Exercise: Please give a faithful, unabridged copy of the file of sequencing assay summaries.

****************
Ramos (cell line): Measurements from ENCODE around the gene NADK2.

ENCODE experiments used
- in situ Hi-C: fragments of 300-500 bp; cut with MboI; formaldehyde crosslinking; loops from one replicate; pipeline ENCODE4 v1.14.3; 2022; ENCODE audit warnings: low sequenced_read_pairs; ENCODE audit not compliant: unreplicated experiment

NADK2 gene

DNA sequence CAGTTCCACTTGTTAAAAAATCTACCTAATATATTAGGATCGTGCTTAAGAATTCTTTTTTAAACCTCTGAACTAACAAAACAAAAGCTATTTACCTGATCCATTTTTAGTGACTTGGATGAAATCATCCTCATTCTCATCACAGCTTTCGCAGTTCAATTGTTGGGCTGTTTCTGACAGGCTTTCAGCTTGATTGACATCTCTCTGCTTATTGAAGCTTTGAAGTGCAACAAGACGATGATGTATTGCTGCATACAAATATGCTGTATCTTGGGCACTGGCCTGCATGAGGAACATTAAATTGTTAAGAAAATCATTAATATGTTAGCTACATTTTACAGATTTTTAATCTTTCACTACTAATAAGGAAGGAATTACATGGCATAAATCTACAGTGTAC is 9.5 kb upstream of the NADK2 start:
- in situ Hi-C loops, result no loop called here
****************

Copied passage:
Ramos (cell line): Measurements from ENCODE around the gene NADK2.

ENCODE experiments used
- in situ Hi-C: fragments of 300-500 bp; cut with MboI; formaldehyde crosslinking; loops from one replicate; pipeline ENCODE4 v1.14.3; 2022; ENCODE audit warnings: low sequenced_read_pairs; ENCODE audit not compliant: unreplicated experiment

NADK2 gene

DNA sequence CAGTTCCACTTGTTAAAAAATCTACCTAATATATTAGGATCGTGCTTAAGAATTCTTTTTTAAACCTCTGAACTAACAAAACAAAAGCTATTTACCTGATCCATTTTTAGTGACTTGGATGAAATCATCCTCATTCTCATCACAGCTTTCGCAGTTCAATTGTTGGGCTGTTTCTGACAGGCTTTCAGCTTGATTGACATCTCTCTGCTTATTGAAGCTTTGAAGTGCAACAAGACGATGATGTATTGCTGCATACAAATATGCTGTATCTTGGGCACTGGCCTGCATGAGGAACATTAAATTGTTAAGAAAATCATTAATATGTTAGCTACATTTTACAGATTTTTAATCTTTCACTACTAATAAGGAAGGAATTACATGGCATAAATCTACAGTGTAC is 9.5 kb upstream of the NADK2 start:
- in situ Hi-C loops, result no loop called here